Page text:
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Deputy county attorney Bill Rowling speaks during Tuesday night’s Cobb Board of Commissioners meeting after being named the successor to County Attorney Deborah Dance. Rowling will take over following Dance’s retirement in August.

MARIETTA — With two months left to go before her retirement as Cobb County government’s lead attorney, commissioners unanimously approved Deborah Dance’s successor Tuesday night.

Effective Aug. 25, taking over for Dance will be Bill Rowling, the county’s deputy county attorney. He has notched 18 years of employment with the county attorney’s office. Prior to joining the county, he worked as an assistant solicitor for Cobb County and with the law firm of Holberg and Weaver.

“Upon consultation with Ms. Dance, the county attorney and discussion with some of the individual board members, I think you’ll find that Bill has a wealth of experience, over 30 years of experience in various aspects of the county attorney’s office, including litigation, as well as more recently some of the civil issues, including planning and zoning-related matters,” county manager Rob Hosack said as he presented Rowling to commissioners for consideration.

Rowling’s appointment was based on a succession plan to allow for the transition of duties of the county attorney, according to Hosack and county documents.

“Bill has the confidence, I believe, of not only the county attorney and the staff in the county attorney’s office, but Bill also works very closely with the county manager, myself, the deputy county manager, as well as the agency directors and department heads,” Hosack added.

Commissioners prior to their 5-0 vote naming Rowling to the new role lauded his past efforts in the county attorney’s office, though Commissioner Lisa Cupid expressed a desire to have had the hiring process more open.

“(Bill) has done a stand-up job in keeping us abreast of the issues and making sure that we’re in understanding as we’re voting,” Cupid said. “(But) I think it’s important, when we have positions of a certain level at the county, that we do take steps to make it an open process. I became painfully aware just yesterday of someone who has significant experience in the county who was interested in that position. I realize when we make appointments, even though we have succession planning in place, that there are other people who we may not be including who are working hard to also rise to a certain level of occasion, and when we just make appointments without considering all candidates who could fit in that role, I think we limit even our shining stars.”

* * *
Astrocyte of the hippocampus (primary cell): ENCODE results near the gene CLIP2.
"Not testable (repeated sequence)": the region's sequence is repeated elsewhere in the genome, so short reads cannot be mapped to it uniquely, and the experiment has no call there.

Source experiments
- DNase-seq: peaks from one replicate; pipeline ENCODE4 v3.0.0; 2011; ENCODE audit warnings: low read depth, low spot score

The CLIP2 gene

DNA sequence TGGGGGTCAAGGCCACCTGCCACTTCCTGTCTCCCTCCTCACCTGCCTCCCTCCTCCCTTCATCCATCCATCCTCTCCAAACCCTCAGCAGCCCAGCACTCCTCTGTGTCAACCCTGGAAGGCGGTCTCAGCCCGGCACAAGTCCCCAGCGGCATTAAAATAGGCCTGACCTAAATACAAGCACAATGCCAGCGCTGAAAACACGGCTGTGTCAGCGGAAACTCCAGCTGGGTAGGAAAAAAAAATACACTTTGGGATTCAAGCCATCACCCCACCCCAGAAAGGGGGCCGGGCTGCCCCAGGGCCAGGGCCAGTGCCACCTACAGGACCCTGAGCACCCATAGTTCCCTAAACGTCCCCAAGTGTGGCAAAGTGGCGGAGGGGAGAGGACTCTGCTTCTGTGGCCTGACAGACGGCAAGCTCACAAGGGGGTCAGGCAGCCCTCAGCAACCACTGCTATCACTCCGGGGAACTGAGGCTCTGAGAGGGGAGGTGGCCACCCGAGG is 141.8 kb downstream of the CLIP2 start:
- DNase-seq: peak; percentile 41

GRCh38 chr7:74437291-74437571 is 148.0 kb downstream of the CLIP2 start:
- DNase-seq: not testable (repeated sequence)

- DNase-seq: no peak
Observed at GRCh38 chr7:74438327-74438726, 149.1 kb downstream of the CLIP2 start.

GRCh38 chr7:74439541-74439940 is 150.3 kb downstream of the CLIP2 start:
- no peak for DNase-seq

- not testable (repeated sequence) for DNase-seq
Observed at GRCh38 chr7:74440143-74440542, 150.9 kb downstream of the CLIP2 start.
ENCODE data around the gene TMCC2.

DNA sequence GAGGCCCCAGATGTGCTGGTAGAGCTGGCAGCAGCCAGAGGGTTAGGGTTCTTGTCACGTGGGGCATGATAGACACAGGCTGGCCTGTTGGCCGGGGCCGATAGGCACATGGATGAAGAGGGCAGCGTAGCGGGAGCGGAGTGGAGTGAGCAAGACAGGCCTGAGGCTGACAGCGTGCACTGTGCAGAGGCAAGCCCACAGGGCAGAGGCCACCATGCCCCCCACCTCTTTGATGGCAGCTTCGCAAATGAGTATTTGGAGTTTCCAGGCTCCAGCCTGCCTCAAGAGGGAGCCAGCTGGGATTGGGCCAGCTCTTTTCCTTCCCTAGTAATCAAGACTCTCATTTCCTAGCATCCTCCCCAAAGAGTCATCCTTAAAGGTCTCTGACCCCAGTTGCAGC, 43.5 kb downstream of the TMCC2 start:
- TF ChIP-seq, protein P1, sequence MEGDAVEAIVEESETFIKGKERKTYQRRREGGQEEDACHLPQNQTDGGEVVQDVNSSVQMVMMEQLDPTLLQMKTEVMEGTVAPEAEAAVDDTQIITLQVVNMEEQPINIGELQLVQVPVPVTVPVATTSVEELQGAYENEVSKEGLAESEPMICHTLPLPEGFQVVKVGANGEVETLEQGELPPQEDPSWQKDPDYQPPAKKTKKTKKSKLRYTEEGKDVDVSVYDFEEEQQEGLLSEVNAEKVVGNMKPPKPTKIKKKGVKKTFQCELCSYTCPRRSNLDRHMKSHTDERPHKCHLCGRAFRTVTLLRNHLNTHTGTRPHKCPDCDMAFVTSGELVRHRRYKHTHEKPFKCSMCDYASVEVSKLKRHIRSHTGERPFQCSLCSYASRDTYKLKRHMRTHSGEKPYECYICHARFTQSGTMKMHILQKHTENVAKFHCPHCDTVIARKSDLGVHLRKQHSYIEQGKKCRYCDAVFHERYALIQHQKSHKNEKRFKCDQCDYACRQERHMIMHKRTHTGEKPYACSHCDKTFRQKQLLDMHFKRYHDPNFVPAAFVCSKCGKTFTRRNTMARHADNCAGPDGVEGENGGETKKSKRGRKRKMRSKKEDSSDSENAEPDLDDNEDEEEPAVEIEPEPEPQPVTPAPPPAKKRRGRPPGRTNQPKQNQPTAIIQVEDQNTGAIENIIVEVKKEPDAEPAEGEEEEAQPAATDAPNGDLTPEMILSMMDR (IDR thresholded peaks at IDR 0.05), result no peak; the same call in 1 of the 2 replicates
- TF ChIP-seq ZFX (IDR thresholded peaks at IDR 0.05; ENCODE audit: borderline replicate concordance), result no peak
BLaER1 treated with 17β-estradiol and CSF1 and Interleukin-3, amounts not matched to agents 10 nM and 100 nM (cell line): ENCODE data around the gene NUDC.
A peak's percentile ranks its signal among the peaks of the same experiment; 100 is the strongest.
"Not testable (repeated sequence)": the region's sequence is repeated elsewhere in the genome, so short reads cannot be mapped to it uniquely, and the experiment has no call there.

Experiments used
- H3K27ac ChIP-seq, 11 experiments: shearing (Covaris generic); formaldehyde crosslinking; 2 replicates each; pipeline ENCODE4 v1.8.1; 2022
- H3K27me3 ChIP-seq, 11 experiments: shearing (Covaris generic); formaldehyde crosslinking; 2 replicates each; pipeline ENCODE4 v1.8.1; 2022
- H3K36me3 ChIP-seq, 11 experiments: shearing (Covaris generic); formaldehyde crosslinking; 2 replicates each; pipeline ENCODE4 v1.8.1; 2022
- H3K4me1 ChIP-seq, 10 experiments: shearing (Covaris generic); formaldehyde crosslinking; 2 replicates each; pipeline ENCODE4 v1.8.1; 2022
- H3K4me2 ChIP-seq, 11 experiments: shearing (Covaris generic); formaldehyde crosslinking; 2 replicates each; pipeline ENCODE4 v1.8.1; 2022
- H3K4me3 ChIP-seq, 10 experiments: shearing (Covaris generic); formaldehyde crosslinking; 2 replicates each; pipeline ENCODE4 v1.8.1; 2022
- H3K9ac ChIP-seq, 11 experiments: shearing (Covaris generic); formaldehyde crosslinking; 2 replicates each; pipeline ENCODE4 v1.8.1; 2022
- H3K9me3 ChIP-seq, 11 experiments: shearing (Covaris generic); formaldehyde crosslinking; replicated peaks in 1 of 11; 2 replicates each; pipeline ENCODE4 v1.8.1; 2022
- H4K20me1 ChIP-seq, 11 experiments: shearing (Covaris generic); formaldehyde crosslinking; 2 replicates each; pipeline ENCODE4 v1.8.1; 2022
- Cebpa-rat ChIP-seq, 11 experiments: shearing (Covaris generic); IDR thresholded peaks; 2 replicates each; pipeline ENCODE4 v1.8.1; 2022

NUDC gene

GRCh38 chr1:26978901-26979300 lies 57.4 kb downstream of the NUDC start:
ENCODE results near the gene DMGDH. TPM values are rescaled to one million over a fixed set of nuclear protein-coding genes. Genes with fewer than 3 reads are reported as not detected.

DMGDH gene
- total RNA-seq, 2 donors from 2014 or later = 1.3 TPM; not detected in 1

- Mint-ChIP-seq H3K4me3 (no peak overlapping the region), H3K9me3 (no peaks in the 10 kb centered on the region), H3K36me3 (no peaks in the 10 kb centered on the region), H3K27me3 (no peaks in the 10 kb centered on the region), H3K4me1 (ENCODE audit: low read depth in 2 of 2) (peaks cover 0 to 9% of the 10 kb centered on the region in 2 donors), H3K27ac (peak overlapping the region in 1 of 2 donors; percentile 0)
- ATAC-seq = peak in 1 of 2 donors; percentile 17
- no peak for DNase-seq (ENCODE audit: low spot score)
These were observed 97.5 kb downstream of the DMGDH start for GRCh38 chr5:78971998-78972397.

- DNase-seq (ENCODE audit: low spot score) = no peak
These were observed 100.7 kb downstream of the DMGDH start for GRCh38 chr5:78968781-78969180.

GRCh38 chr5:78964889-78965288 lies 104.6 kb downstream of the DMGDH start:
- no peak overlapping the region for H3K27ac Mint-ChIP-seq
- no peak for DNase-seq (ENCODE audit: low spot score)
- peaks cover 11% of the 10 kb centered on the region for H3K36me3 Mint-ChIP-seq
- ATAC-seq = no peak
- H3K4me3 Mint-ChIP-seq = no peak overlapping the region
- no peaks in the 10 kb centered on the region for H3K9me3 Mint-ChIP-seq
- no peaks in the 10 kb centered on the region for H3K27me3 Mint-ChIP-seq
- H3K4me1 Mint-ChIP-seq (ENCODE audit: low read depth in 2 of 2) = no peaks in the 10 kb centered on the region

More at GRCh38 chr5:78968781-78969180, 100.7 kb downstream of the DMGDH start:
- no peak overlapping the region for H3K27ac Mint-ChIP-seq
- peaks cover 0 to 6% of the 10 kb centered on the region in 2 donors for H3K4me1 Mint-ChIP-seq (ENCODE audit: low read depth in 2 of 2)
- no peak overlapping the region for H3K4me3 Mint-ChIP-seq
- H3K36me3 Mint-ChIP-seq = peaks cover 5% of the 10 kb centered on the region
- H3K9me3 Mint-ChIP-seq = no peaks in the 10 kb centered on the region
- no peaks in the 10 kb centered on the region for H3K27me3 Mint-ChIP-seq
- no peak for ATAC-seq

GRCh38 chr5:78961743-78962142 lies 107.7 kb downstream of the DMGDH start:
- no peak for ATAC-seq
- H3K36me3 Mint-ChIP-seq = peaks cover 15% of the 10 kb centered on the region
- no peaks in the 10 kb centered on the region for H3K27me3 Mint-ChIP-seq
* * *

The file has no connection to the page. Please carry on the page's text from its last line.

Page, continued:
Rowling addressed the audience after the vote to express thanks.

“I genuinely appreciate this opportunity to serve as your county attorney and have this position serve the citizens of Cobb County, and to serve the county,” Rowling said. “Having worked with Deborah for the last 18 years, she has done an incredible job with our office, making it what I believe is probably one of the best government law agencies in our state.”

Dance, who was appointed county attorney six years ago following the retirement of Dorothy Bishop, will retire in late August. Before being named to the lead role, Dance held every other attorney position in the office: staff attorney, associate attorney, senior associate attorney and assistant county attorney, the latter of which she held for 12 years.

Rowling’s annual salary as deputy county attorney is $160,000. As of Wednesday, he had not negotiated a contract with the county for his new role, Hosack and county spokesperson Ross Cavitt said. Dance’s annual salary is $186,100.

As the current head of the county’s legal department, Dance oversees six staff members and a team of 10 attorneys plus herself, she said. Her department’s budget for fiscal 2019 is $2,746,722.

In a letter to Cobb commissioners earlier this month, Dance wrote that her plans after retirement entailed returning to private practice “with a continued emphasis on governmental law.”

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